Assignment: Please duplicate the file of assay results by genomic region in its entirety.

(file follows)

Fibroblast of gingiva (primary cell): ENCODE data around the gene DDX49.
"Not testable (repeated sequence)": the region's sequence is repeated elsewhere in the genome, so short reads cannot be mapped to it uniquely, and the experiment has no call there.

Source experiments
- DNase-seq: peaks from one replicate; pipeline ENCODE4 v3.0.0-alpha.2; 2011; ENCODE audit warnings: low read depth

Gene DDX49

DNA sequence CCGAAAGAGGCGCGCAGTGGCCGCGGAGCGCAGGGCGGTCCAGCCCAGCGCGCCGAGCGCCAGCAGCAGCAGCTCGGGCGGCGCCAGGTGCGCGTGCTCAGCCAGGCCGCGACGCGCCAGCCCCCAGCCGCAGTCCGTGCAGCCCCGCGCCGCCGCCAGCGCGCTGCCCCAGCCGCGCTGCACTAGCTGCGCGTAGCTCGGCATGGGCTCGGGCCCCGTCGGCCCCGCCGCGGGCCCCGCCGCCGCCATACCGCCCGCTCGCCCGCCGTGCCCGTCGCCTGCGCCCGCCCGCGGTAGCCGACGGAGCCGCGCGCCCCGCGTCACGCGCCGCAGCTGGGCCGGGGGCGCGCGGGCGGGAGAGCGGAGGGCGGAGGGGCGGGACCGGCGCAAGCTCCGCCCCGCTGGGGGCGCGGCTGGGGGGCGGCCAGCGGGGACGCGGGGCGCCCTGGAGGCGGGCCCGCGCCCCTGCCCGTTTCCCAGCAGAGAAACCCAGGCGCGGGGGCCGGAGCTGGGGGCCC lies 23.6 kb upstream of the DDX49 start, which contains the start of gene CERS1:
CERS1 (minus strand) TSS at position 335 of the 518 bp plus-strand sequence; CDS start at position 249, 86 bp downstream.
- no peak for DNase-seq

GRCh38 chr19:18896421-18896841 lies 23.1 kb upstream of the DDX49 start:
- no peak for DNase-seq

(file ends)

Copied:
Fibroblast of gingiva (primary cell): ENCODE data around the gene DDX49.
"Not testable (repeated sequence)": the region's sequence is repeated elsewhere in the genome, so short reads cannot be mapped to it uniquely, and the experiment has no call there.

Source experiments
- DNase-seq: peaks from one replicate; pipeline ENCODE4 v3.0.0-alpha.2; 2011; ENCODE audit warnings: low read depth

Gene DDX49

DNA sequence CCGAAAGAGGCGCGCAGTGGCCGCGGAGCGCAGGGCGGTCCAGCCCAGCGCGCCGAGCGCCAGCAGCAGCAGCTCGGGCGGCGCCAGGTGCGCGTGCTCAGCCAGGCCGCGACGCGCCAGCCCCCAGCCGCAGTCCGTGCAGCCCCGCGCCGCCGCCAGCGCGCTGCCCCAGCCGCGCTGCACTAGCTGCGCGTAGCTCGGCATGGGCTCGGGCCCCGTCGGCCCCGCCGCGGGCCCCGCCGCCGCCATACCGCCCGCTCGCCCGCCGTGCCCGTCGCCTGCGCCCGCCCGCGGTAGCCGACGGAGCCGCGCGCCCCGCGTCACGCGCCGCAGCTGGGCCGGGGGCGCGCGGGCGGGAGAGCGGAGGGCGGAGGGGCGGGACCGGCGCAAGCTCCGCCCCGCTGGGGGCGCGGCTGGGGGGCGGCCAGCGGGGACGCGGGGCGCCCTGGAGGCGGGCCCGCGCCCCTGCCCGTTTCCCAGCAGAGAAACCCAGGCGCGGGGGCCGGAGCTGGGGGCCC lies 23.6 kb upstream of the DDX49 start, which contains the start of gene CERS1:
CERS1 (minus strand) TSS at position 335 of the 518 bp plus-strand sequence; CDS start at position 249, 86 bp downstream.
- no peak for DNase-seq

GRCh38 chr19:18896421-18896841 lies 23.1 kb upstream of the DDX49 start:
- no peak for DNase-seq